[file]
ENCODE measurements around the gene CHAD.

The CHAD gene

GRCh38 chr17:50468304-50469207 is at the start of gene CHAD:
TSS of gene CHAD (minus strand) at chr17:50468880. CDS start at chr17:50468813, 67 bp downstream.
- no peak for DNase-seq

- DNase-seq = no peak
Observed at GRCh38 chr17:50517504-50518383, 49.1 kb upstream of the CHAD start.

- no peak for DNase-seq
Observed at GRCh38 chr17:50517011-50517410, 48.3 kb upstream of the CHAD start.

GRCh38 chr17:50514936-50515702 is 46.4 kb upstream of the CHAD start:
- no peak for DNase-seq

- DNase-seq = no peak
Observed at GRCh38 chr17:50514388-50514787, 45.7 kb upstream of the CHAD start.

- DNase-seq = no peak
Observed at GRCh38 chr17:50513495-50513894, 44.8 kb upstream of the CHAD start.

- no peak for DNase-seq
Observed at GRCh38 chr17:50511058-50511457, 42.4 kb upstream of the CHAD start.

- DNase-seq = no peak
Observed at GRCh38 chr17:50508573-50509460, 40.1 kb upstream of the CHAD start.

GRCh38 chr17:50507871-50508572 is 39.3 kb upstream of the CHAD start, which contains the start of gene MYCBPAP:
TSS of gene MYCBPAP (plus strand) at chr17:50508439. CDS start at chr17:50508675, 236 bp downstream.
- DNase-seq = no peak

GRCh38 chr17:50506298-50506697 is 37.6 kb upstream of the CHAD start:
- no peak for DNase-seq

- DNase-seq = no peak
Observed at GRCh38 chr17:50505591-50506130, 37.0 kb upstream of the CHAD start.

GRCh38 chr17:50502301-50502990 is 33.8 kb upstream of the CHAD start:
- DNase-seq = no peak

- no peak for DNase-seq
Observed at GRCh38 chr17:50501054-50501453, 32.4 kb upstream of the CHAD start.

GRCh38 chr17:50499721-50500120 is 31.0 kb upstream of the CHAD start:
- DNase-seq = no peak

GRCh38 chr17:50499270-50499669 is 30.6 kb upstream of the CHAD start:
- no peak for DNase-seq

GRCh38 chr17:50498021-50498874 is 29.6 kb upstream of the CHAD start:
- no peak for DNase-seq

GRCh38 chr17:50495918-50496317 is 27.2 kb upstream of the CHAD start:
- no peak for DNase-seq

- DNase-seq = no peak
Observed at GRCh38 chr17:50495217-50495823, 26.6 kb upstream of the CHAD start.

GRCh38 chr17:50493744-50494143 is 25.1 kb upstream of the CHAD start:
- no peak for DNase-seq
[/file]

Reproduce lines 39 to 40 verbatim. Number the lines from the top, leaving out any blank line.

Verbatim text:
- DNase-seq = no peak
Observed at GRCh38 chr17:50495217-50495823, 26.6 kb upstream of the CHAD start.